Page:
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UToledo to compete in new Esports Collegiate Conference

Gamers, get ready.

The University of Toledo is one of the founding members of the Esports Collegiate Conference, which begins gaming competitions in the fall semester.

UToledo students will go through tryouts to join the varsity esports team, which will practice several times a week and compete against other universities in the Mid-American Conference (MAC).

The MAC announced June 10 the new Esports Conference that will feature fall and spring seasons with teams from UToledo, University of Akron, Ball State University, Bowling Green State University, University at Buffalo, Central Michigan University, Eastern Michigan University, Kent State University, Miami University, Northern Illinois University, Ohio University and Western Michigan University.

“We are excited to be part of a historic opportunity for our students that facilitates high-quality gaming competition against MAC universities,” Tony North Jr., assistant director of programs and leadership development in the UToledo Office of Recreational Services, said. “We’re looking for high-character individuals with skills necessary to compete at a high level for esports, such as good hand eye coordination, fast reaction time, good reflexes, sound decision-making skills and good communication.”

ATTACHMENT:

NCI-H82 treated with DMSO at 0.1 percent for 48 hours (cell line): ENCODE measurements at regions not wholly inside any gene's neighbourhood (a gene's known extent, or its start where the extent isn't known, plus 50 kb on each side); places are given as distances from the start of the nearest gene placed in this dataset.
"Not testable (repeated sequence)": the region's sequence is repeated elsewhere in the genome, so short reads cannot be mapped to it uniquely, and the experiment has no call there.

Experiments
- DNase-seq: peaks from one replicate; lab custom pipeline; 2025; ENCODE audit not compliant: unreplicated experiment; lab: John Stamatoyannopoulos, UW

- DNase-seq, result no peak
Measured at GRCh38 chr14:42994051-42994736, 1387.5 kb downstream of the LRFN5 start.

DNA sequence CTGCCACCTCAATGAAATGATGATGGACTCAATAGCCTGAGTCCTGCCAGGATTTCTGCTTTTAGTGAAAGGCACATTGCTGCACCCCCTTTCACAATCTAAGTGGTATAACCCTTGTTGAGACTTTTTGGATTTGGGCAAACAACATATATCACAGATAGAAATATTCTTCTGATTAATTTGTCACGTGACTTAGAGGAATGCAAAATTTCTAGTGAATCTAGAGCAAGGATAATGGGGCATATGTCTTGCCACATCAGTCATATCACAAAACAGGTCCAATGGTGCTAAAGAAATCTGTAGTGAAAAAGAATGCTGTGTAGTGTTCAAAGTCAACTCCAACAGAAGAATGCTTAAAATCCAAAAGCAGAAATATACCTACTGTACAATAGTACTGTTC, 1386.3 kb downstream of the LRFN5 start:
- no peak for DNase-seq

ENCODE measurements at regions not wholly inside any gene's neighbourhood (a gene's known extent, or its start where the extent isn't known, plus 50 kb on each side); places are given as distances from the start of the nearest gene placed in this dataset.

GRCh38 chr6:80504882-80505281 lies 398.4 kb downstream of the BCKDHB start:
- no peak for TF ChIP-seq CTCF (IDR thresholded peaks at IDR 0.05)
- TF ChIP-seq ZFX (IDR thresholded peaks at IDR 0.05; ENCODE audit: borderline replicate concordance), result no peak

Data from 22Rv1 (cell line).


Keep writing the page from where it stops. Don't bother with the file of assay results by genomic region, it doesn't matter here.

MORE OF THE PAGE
The Esports Collegiate Conference will provide structure, scheduling and championship opportunities for its membership, with competition beginning in the 2020-21 academic year. The conference is an independent entity and will operate separately from the MAC.

An Esports Collegiate Champion will be crowned in each game title with the champion earning an automatic bid to the national postseason tournament.

Titles being considered for fall 2020 are Rocket League, Fortnite, Super Smash Brothers, Madden or FIFA. Spring season competition will be in Overwatch and League of Legends.

“The creation of Esports Collegiate represents the foresight of our presidents to establish a stand-alone competitive framework for collegiate esports competitors and enthusiasts,” MAC Commissioner Dr. Jon Steinbrecher said.

The number of players on a team depends on a game title.

“Each game title is essentially a different sport that requires a different roster size,” North said. “In the spring, League of Legends will require a minimum of five players, as well as two or three subs, and Overwatch requires a minimum of six players, as well as two or three subs.”

Students will have the opportunity to compete from their residence hall, home or a team location on campus.

“The nice things about esports is that you don’t have to be in a specific location to compete,” North said. “Students will have the ability to compete from wherever they are. However, we’re working to finalize a temporary esports location on campus to host practices and competitions.”